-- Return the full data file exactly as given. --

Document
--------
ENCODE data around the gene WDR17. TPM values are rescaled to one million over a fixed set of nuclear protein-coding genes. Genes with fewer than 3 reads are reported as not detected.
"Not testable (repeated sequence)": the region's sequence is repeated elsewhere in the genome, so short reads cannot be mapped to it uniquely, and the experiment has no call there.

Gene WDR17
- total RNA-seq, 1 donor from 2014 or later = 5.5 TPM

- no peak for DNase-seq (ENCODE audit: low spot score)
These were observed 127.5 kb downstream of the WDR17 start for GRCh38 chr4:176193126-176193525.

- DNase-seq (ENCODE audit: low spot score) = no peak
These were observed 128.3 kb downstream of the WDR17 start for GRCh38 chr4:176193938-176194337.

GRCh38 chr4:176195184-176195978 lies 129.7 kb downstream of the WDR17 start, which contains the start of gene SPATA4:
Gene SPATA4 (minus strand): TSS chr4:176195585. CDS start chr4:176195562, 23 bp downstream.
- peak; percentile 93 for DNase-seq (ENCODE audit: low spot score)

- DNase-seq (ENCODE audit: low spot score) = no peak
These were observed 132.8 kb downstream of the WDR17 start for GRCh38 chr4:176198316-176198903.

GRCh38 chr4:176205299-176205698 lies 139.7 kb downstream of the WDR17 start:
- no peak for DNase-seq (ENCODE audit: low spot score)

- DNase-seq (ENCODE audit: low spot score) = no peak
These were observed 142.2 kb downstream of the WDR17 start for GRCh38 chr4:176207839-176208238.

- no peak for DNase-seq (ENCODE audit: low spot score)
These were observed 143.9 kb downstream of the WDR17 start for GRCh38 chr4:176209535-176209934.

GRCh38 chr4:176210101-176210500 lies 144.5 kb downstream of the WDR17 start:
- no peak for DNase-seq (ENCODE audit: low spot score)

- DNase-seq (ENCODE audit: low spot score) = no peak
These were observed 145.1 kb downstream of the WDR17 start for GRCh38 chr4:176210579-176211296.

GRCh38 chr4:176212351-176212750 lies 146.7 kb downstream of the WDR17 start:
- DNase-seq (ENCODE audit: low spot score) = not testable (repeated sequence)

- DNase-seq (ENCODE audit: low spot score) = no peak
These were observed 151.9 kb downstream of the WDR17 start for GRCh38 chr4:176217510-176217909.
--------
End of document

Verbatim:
ENCODE data around the gene WDR17. TPM values are rescaled to one million over a fixed set of nuclear protein-coding genes. Genes with fewer than 3 reads are reported as not detected.
"Not testable (repeated sequence)": the region's sequence is repeated elsewhere in the genome, so short reads cannot be mapped to it uniquely, and the experiment has no call there.

Gene WDR17
- total RNA-seq, 1 donor from 2014 or later = 5.5 TPM

- no peak for DNase-seq (ENCODE audit: low spot score)
These were observed 127.5 kb downstream of the WDR17 start for GRCh38 chr4:176193126-176193525.

- DNase-seq (ENCODE audit: low spot score) = no peak
These were observed 128.3 kb downstream of the WDR17 start for GRCh38 chr4:176193938-176194337.

GRCh38 chr4:176195184-176195978 lies 129.7 kb downstream of the WDR17 start, which contains the start of gene SPATA4:
Gene SPATA4 (minus strand): TSS chr4:176195585. CDS start chr4:176195562, 23 bp downstream.
- peak; percentile 93 for DNase-seq (ENCODE audit: low spot score)

- DNase-seq (ENCODE audit: low spot score) = no peak
These were observed 132.8 kb downstream of the WDR17 start for GRCh38 chr4:176198316-176198903.

GRCh38 chr4:176205299-176205698 lies 139.7 kb downstream of the WDR17 start:
- no peak for DNase-seq (ENCODE audit: low spot score)

- DNase-seq (ENCODE audit: low spot score) = no peak
These were observed 142.2 kb downstream of the WDR17 start for GRCh38 chr4:176207839-176208238.

- no peak for DNase-seq (ENCODE audit: low spot score)
These were observed 143.9 kb downstream of the WDR17 start for GRCh38 chr4:176209535-176209934.

GRCh38 chr4:176210101-176210500 lies 144.5 kb downstream of the WDR17 start:
- no peak for DNase-seq (ENCODE audit: low spot score)

- DNase-seq (ENCODE audit: low spot score) = no peak
These were observed 145.1 kb downstream of the WDR17 start for GRCh38 chr4:176210579-176211296.

GRCh38 chr4:176212351-176212750 lies 146.7 kb downstream of the WDR17 start:
- DNase-seq (ENCODE audit: low spot score) = not testable (repeated sequence)

- DNase-seq (ENCODE audit: low spot score) = no peak
These were observed 151.9 kb downstream of the WDR17 start for GRCh38 chr4:176217510-176217909.